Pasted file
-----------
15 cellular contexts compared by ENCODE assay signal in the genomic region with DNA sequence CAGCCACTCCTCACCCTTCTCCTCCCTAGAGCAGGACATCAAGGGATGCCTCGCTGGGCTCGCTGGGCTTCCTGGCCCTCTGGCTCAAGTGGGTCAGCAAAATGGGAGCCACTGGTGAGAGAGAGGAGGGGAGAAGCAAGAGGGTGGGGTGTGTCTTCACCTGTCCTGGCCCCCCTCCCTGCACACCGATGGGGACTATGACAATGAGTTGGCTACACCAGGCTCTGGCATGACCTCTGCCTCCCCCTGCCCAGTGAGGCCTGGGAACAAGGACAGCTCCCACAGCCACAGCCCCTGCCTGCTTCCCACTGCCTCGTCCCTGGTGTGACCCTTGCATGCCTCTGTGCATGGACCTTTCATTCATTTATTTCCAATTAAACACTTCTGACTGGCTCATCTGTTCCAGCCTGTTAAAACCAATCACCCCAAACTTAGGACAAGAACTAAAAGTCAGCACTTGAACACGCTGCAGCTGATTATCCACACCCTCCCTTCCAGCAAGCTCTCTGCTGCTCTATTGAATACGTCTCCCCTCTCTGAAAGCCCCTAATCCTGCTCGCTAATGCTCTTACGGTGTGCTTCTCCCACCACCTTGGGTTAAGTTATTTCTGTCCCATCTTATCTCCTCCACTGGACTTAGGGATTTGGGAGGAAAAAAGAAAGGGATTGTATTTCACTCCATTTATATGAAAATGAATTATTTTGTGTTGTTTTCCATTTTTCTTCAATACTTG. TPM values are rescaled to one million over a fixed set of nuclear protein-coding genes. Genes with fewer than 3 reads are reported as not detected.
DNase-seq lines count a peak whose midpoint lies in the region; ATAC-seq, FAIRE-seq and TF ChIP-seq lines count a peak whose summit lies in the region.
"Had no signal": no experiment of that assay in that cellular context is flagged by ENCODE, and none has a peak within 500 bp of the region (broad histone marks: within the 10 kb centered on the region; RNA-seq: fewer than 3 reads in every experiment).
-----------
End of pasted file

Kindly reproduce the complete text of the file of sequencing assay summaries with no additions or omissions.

15 cellular contexts compared by ENCODE assay signal in the genomic region with DNA sequence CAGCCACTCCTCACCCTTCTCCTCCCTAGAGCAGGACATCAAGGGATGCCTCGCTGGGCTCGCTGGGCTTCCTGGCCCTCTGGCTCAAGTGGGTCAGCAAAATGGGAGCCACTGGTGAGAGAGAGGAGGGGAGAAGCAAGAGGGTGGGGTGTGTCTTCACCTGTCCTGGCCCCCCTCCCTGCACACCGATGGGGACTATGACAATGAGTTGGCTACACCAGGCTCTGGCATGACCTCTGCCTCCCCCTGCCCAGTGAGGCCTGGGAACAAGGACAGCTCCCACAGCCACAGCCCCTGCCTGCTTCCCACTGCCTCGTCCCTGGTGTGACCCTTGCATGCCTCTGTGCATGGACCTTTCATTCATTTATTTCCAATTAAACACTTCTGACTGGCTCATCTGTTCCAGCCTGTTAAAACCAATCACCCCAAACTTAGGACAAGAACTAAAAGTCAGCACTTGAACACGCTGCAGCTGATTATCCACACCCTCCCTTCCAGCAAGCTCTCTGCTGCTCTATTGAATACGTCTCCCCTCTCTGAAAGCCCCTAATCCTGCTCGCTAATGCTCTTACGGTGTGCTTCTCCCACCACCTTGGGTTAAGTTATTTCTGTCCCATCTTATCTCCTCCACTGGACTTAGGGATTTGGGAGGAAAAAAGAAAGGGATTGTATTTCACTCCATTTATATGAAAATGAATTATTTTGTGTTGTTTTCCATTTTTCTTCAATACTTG. TPM values are rescaled to one million over a fixed set of nuclear protein-coding genes. Genes with fewer than 3 reads are reported as not detected.
DNase-seq lines count a peak whose midpoint lies in the region; ATAC-seq, FAIRE-seq and TF ChIP-seq lines count a peak whose summit lies in the region.
"Had no signal": no experiment of that assay in that cellular context is flagged by ENCODE, and none has a peak within 500 bp of the region (broad histone marks: within the 10 kb centered on the region; RNA-seq: fewer than 3 reads in every experiment).